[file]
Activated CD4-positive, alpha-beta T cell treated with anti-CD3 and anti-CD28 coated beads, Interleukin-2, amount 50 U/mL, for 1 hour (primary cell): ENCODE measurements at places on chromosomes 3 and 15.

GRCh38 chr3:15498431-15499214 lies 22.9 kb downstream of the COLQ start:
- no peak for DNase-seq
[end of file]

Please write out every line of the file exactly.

Activated CD4-positive, alpha-beta T cell treated with anti-CD3 and anti-CD28 coated beads, Interleukin-2, amount 50 U/mL, for 1 hour (primary cell): ENCODE measurements at places on chromosomes 3 and 15.

GRCh38 chr3:15498431-15499214 lies 22.9 kb downstream of the COLQ start:
- no peak for DNase-seq